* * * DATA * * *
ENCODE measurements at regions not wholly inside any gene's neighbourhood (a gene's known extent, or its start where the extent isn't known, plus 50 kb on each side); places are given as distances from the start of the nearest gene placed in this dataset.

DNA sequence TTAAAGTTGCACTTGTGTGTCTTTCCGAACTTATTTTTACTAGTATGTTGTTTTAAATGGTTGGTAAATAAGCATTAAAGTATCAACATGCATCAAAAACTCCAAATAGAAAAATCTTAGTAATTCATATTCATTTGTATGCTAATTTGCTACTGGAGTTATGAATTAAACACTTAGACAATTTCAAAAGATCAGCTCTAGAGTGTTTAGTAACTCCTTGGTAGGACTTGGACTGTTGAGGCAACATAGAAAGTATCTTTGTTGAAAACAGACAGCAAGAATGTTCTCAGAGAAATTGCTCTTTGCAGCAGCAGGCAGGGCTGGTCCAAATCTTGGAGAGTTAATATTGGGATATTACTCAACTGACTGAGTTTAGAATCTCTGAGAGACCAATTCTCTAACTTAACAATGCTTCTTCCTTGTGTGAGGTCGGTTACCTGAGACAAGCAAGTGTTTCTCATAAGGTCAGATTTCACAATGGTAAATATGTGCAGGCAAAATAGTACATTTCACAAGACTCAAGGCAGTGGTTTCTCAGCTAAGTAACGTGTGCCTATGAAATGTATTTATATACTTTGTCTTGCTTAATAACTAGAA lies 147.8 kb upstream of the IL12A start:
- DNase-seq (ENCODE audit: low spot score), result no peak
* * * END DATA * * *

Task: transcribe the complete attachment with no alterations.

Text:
ENCODE measurements at regions not wholly inside any gene's neighbourhood (a gene's known extent, or its start where the extent isn't known, plus 50 kb on each side); places are given as distances from the start of the nearest gene placed in this dataset.

DNA sequence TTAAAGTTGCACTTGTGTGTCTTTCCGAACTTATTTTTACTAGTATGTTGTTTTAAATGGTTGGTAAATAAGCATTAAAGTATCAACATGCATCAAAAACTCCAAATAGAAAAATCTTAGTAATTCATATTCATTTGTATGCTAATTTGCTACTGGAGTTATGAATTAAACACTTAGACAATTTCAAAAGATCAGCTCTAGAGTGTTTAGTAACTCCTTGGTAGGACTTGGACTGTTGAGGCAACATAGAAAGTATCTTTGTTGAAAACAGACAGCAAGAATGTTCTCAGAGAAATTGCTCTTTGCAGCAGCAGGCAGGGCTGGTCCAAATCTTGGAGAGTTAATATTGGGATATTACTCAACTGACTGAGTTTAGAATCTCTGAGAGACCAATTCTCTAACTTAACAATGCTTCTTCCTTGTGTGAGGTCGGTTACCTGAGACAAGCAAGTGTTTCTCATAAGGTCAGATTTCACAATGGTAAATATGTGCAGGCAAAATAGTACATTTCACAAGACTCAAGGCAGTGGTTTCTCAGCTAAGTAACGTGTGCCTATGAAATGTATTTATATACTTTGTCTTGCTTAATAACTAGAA lies 147.8 kb upstream of the IL12A start:
- DNase-seq (ENCODE audit: low spot score), result no peak